National Minority Mental Health Month
During the month of July, we commemorate National Minority Mental Health Awareness Month following the 2008 resolution by Congress. http://www.nami.org/Get-Involved/Awareness-Events/Minority-Mental-Health-Awareness-Month/Learn-About-Minority-Mental-Health-Month This resolution honors the legacy of Bebe Moore Campbell, an award winning African-American author, journalist, and teacher, who helped to destigmatize how minorities approach mental health issues in their communities. http://www.npr.org/templates/story/story.php?storyId=6546082 Based upon the 2000 census, minority groups comprise approximately one-third of the United States population with an increase from one-quarter in 1990. http://www.ncbi.nlm.nih.gov/books/NBK64076/
As a social security disability attorney, I have represented thousands of clients with mental illnesses and have wondered why those with serious mental illnesses did receive mental health treatment earlier in their lives. Anxiety, the most common mental illness in United States, affects about 18 percent of the population. http://www.nimh.nih.gov/health/statistics/prevalence/any-anxiety-disorder-among-adults.shtml Anxiety Disorders include but are not limited to a generalized anxiety, social anxiety, specific phobias, obsessive-compulsive disorder, and post-traumatic stress disorder. http://www.adaa.org/about-adaa/press-room/facts-statistics For those pursuing social security disability benefits, anxiety disorders are evaluated under Medical Listing 12.06. https://www.ssa.gov/disability/professionals/bluebook/12.00-MentalDisorders-Adult.htm#12_06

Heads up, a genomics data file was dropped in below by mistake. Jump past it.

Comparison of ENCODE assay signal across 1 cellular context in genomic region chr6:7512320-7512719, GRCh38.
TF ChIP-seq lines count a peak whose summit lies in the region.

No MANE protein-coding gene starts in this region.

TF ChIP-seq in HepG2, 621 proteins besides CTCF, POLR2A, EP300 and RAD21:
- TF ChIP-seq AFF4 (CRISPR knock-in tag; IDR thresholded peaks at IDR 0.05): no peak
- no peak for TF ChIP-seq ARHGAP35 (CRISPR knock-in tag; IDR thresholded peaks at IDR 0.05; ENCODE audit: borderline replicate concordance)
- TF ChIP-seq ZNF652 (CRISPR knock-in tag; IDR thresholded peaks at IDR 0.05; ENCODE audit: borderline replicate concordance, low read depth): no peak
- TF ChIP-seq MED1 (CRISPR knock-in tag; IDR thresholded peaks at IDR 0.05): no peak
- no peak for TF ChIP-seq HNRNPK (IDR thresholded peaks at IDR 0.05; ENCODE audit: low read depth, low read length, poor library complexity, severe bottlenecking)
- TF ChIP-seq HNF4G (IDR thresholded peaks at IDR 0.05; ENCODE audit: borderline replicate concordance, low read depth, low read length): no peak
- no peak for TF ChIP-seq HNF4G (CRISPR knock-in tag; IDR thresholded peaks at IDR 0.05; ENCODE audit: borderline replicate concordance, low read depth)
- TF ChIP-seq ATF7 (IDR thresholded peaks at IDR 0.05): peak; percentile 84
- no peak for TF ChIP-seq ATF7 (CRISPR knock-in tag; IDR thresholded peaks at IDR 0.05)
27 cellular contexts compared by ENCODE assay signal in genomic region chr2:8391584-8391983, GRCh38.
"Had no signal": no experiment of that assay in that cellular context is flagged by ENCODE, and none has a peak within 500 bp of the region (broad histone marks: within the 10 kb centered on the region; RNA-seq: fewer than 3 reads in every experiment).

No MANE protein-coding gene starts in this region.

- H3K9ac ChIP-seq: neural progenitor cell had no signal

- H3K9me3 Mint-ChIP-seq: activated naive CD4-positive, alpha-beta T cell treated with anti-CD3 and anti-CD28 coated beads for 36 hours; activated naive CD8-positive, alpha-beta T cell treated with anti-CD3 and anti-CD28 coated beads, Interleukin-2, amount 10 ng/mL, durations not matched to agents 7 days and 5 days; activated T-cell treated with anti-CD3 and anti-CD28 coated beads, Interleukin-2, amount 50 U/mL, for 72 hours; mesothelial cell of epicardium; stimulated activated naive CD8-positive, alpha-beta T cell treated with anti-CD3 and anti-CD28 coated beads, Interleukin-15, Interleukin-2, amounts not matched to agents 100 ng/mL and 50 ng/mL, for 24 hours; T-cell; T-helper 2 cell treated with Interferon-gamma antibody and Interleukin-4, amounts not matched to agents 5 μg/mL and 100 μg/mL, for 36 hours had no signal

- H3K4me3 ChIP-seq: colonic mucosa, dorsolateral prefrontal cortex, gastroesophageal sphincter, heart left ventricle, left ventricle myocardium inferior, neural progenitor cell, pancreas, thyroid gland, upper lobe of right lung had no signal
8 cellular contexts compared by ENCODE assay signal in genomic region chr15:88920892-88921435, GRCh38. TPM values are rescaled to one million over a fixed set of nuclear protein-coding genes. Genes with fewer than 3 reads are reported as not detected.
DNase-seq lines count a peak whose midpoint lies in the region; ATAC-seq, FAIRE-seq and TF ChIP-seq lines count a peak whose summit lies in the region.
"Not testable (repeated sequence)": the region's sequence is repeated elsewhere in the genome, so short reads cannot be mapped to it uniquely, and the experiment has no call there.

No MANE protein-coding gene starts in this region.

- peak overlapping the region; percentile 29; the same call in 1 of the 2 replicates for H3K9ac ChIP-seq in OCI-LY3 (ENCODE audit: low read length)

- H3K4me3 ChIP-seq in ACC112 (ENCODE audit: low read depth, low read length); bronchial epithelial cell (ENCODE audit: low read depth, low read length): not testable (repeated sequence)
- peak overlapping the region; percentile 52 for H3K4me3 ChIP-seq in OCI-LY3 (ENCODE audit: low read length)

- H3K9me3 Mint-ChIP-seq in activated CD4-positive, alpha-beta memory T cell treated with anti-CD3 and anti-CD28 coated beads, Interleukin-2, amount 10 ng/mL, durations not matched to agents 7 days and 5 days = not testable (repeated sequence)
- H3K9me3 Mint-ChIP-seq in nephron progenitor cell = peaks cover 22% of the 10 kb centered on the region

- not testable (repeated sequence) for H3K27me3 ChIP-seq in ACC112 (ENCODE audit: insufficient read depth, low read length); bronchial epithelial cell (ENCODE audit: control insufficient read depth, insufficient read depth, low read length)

At least half of my clients, who have applied for SSI or SSDI benefits based on an anxiety disorder, also have a diagnosis of depression such as a major depressive disorder, persistent depressive disorder or bipolar disorder. http://www.adaa.org/understanding-anxiety/depression Anyone with depression seeking Social Security Disability benefits is evaluated under Medical Listing 12.04.http://www.kathleenflynnlaw.com/medical-listings-of-impairments-for-adults-and-children
People living in the United States have come a long way in addressing mental health issues in recent years, but there is a need for greater outreach to minority communities, since they are less likely than whites to pursue mental health treatment. Although it is difficult to determine what percentage of Hispanics and Latinos in the United States suffer from depression and anxiety, Puerto Ricans have the highest rate according to one report. http://www.einstein.yu.edu/news/releases/1047/largest-study-of-hispanics-latinos-finds-depression-and-anxiety-rates-vary-widely-among-groups/ Only 6.8 percent of Hispanics, compared to twice as many whites pursue mental health treatment.http://minorityhealth.hhs.gov/omh/browse.aspx?lvl=4&lvlID=69 Fewer than 9 percent of American born Latinos may actually seek mental health treatment, according to another study.